The term “affordable housing” has two meanings. One is generic and simply means reasonably priced apartments or homes. In high-priced cities like Boston, it refers to housing that is not high-end, luxury, or built for the very wealthy. The generic term “affordable housing” conjures up a vision of a modest place to return to at the end of the day that doesn’t require you to go bankrupt.
The technical definition of “affordable housing” refers to a special asset class of housing that is affordable by people who earn less than the area median income (AMI). The Department of Housing and Urban Development (HUD) considers affordability to be no more than 30% of gross household income. Maximum allowable rent is usually restricted to 30% of tenant income.
Development and maintenance of affordable housing is a public value, similar in many respects to other public priorities funded by the government, such as education, public safety, mass transit, and highways. The long-term competitiveness of the Massachusetts economy depends on the affordability and availability of housing for its workforce.
Affordable housing would not be built without public funding sources. Costs to develop and maintain it exceed what the restricted rental income streams would support in the conventional market. Accordingly, affordable properties suffer from economic obsolescence at the very outset of their development. Government support is essential.
Section 8 Project-Based Subsidy Program
Prior to 1986, affordable housing was built and financed by the federal government under the Section 8 Housing Act of 1937. These projects have a Section 8 project-based subsidy and may be owned by both private investors and non-profits. They have long-term, government backed guarantees that fund the difference between what tenants can afford and the HUD-determined maximum allowable rents. These guarantees make Section 8, project-based properties attractive to private investors seeking cash flow stability.
It is important to note that Section 8 project-based apartments are different from Section 8 vouchers. The Section 8 Tenant-Based Housing Choice Voucher Program allows low-income families to live in privately owned homes of their choice by subsidizing a portion of their rent. Each municipality in the state has a limited number of vouchers for income-qualified people. Demand far exceeds supply and the waitlist is one to five years. When a tenant secures a Section 8 voucher, they are responsible for finding their own apartment. The voucher is “transferrable,” meaning it stays with the tenant, not the property.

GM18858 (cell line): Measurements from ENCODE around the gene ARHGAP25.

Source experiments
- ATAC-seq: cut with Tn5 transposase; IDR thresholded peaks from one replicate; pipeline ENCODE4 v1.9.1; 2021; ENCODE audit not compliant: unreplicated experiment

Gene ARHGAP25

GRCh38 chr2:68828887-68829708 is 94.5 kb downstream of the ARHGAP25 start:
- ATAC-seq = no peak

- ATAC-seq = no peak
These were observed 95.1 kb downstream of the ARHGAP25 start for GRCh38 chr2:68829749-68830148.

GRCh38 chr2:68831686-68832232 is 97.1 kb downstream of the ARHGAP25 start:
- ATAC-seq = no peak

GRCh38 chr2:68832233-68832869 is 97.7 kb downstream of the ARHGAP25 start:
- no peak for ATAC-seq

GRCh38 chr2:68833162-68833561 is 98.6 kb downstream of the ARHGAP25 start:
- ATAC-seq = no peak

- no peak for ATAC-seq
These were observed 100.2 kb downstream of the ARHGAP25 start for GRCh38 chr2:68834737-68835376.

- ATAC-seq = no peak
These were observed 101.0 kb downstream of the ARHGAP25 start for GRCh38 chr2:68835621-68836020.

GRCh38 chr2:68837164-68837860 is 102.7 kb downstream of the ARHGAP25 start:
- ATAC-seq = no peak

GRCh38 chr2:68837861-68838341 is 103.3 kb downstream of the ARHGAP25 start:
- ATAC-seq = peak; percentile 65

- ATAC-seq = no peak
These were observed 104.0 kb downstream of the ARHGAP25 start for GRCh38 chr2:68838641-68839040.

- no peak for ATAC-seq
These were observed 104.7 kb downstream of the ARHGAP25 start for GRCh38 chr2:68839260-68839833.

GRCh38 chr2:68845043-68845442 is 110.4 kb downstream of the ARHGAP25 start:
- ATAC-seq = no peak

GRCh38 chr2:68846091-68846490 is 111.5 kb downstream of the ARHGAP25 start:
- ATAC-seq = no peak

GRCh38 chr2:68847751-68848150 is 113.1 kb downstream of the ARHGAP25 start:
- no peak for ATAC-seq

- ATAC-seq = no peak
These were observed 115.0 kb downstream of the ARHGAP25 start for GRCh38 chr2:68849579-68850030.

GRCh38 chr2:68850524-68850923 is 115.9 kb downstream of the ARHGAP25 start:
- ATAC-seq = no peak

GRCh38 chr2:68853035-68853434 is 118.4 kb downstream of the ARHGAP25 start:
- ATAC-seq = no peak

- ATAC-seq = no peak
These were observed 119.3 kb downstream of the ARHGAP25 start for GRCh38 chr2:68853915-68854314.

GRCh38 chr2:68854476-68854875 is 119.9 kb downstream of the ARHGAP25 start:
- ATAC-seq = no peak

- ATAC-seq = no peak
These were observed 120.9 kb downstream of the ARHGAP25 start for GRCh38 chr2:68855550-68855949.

Low Income Housing Tax Credit Program
The Tax Reform Act of 1986 ended the Section 8 building program and created the Low Income Housing Tax Credit Program (LIHTC) in an effort to take the federal government out of the development business. The LIHTC program is administered under Section 42 of the Internal Revenue Code and gives investors a reduction in their federal tax liability in exchange for providing financing to develop affordable housing. Without this incentive, affordable projects would not generate sufficient profit to attract private capital. Investors’ equity contribution subsidizes low-income housing development and allows some or all of the units to rent at below-market rates. The LIHTC program has created three and one-half million units since 1987, representing the vast majority of new affordable rental housing in the U.S.
Affordable housing assets have long-term deed restrictions and regulatory documents that limit how much rent can be charged. The regulatory restrictions extend from 30 to 99 years. In return, investors receive tax credits paid in annual allotments over ten years. However, LIHTC-financed projects must meet eligibility requirements for at least 30 years after project completion. In other words, owners must keep the units rent restricted and available to low-income tenants for the long term. At the end of the period, the properties remain under the control of the owner.
Boston Rental Rates
Boston’s booming economy is a double-edged sword for workers. Boston ranks among the top ten most expensive cities in the U.S. Average monthly rent for a two bedroom apartment ranges from $3,200 to $4,800, depending on the survey source. Because housing is considered affordable if it costs less than 30% of gross income, annual earnings of $128,000 to $192,000 are required for rent to be considered “affordable.”
Household eligibility and maximum allowable rental rates for affordable housing are determined by HUD’s local measurements of AMI. The Boston area AMI for a family of four is $140,200. LIHTC properties require that most units be affordable to “low income” residents, which is defined as 60% of AMI, or $84,100 for a family of four.
LIHTC properties may also have to provide some units for “extremely low income” residents, defined as 30% of AMI, or $42,050 for a four person household. To put this in perspective, a worker earning the Massachusetts minimum wage of $15.00 per hour, who works 40 hours per week, 50 weeks per year, earns an annual income of only $30,000.
Using HUD guidelines, maximum allowable rent is calculated as the median household income of 1.5-person per bedroom, and includes base rent, heat, hot water, and tenant electric. The maximum allowable rent that can be charged for a two-bedroom “low income” unit is $1,893. Maximum rent for an “extremely low income” two-bedroom unit is $946. These rents are well below the market-rate apartment prices cited above and underscore the importance of continued, robust public support for affordable housing.
Rose Perrizo, MAI is president and owner of RP Realty Advisors, based in Coolidge Corner, Brookline, Mass.